Jamaicans Criticize Chef Jamie Oliver, Allege “Cultural Appropriation” in “Punchy Jerk Rice” Product


Celebrity chef Jaime Oliver is facing a backlash from Jamaicans who accuse him of cultural appropriation by naming his microwaveable rice product “punchy jerk rice.” Jamaicans, who know and love their traditional jerk cuisine, say the product does not include ingredients typically used in the island’s jerk recipes. In the United Kingdom, Dawn Butler, a Member of Parliament from the Labor Party, strongly criticized Oliver on Twitter: “I’m just wondering if you know what Jamaican jerk actually is? It’s not just a word you put before stuff to sell products.”

She went on to suggest that Chef Jaime Oliver take a cooking class from Levi Roots, the creator of Reggae Reggae sauce, and added “This appropriation from Jamaica needs to stop.” Butler’s tweet prompted more than 8,000 responses, chiefly critical of Oliver’s action. Jamaica is seeking international legal protections for the use of terms like “Jamaican jerk.” Jerk cookery originated in Jamaica and comprises a very specific tradition of slow-cooking chicken, beef, pork, and seafood on open-fire grills using a combination of certain spices. It is possible to offer vegetarian options, but no Jamaican “jerks” rice.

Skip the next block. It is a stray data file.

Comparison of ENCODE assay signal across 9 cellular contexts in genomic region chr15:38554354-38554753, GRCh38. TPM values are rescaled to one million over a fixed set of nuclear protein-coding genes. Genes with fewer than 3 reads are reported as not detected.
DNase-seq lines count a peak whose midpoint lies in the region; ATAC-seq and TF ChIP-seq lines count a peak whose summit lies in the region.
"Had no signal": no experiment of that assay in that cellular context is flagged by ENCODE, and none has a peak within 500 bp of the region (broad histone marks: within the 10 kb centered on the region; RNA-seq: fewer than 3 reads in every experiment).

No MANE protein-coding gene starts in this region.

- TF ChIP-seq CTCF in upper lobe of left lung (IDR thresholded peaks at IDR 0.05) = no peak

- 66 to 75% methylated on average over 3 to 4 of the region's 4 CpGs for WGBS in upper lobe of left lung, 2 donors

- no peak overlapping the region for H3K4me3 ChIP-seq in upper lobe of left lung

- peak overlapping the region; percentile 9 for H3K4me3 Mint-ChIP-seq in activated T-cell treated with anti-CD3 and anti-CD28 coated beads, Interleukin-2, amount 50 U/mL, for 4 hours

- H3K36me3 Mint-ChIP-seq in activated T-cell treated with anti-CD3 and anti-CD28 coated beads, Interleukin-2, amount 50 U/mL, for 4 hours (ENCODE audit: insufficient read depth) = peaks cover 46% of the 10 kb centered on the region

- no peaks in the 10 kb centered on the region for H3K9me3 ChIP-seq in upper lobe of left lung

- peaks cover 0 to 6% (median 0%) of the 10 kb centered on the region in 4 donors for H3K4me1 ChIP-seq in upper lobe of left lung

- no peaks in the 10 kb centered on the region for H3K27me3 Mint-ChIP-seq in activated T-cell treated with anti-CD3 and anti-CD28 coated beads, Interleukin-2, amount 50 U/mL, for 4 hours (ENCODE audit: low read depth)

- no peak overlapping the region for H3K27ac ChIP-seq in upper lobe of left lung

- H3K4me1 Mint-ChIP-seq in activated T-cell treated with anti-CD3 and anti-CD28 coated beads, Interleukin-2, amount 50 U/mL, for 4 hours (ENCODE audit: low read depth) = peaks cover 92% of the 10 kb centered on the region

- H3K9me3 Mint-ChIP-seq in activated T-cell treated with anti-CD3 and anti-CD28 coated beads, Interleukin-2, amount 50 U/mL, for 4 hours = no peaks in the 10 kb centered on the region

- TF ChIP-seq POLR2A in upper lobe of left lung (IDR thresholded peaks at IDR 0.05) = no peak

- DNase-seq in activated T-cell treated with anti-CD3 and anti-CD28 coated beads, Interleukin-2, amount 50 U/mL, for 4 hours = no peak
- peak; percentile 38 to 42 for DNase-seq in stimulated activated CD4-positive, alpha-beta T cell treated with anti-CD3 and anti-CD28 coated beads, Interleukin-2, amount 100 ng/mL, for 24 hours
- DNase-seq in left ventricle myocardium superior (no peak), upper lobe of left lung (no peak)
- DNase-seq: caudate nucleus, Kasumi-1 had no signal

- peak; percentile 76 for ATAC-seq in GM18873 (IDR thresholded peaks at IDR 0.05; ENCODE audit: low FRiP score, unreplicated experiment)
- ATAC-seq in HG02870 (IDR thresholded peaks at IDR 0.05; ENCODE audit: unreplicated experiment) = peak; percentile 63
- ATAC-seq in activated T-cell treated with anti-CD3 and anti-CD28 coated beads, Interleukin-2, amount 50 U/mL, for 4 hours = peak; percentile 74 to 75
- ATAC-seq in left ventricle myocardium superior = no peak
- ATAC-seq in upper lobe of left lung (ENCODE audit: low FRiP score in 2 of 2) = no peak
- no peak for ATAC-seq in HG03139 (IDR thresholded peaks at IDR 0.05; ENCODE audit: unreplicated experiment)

Punchy Jerk Rice

Punchy Jerk Rice

The mere idea of “jerked rice” has prompted numerous videos in circulation in which people make fun of the dish and include taste tests showing diners who say it does not taste like jerk.

Comments from the popular Facebook page also illustrated the displeasure of jerk aficionados.

Joyce Lawrence-Brown said, “There is no such thing Jamie ”Jerk” does not belong to you stop hiding behind your punch rice to claim it….you have been caught accept it!”

Simone Hanson commented “Jamaicans don’t jerk rice,” and Azez Palmer-Lewis noted, “They ought to stop creating these knock-off mess.”

Claudette mocked Oliver with her statement, “oh come on now Jamie …. punchy Jerk Rice reallyyyyy????”

In response to the controversy, Oliver stated that he had only intended to show where he gets his inspiration for recipes. He said that he chose the name of the dish to reflect the source of his inspiration. In an interview with Sky News, Oliver said, “I’ve worked with flavors and spices from all over the world my whole career, learning and drawing inspiration from different countries and cultures to give a fresh twist to the food we eat every day.” However, the strong reaction to Oliver’s casual use of the term “jerk” and his seeming dismissal of its long history as a signature Jamaican flavor highlights the need for greater understanding and communication between different cultures.

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